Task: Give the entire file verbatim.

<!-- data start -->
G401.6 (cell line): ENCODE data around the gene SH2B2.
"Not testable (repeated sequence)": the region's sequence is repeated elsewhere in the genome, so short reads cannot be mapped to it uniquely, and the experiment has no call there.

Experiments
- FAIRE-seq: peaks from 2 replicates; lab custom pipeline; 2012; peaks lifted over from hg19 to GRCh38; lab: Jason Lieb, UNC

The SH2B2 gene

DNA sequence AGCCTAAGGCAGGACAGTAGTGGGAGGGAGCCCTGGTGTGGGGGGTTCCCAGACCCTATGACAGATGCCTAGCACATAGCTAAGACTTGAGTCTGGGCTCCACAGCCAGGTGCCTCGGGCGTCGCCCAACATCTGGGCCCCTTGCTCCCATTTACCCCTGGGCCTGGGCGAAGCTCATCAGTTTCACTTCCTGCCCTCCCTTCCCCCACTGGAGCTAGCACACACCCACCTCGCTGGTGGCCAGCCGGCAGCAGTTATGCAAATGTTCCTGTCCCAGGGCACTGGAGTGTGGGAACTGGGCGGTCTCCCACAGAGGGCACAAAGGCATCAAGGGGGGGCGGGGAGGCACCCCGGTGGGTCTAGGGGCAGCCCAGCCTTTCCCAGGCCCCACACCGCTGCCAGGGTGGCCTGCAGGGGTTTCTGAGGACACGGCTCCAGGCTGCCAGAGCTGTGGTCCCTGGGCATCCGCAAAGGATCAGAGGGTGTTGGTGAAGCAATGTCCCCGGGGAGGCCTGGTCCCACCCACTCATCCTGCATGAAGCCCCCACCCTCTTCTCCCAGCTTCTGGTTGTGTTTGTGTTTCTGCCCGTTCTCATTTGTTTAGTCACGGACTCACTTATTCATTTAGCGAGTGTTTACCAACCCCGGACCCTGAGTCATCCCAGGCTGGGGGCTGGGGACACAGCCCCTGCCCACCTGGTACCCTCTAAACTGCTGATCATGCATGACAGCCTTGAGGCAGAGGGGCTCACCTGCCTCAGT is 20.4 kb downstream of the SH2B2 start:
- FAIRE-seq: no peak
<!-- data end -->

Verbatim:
G401.6 (cell line): ENCODE data around the gene SH2B2.
"Not testable (repeated sequence)": the region's sequence is repeated elsewhere in the genome, so short reads cannot be mapped to it uniquely, and the experiment has no call there.

Experiments
- FAIRE-seq: peaks from 2 replicates; lab custom pipeline; 2012; peaks lifted over from hg19 to GRCh38; lab: Jason Lieb, UNC

The SH2B2 gene

DNA sequence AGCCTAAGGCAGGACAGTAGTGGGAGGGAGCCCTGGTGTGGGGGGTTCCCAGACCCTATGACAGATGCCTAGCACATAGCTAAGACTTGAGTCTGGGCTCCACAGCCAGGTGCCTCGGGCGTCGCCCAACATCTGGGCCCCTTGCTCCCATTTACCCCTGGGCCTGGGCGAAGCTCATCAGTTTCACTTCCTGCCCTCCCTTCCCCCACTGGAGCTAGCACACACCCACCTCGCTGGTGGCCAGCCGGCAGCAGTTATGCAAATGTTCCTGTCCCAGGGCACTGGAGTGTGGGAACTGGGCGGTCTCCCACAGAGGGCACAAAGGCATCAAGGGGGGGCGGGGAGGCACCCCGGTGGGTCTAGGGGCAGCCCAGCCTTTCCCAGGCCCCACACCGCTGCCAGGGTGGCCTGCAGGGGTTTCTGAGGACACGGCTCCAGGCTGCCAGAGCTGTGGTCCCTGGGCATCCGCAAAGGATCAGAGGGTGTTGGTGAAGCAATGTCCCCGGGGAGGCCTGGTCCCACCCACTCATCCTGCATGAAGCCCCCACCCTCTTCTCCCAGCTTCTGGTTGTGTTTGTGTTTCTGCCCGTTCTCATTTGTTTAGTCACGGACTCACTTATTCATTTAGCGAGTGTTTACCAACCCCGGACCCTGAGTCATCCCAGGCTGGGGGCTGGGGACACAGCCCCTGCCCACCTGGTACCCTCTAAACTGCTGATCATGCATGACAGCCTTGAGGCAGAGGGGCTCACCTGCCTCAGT is 20.4 kb downstream of the SH2B2 start:
- FAIRE-seq: no peak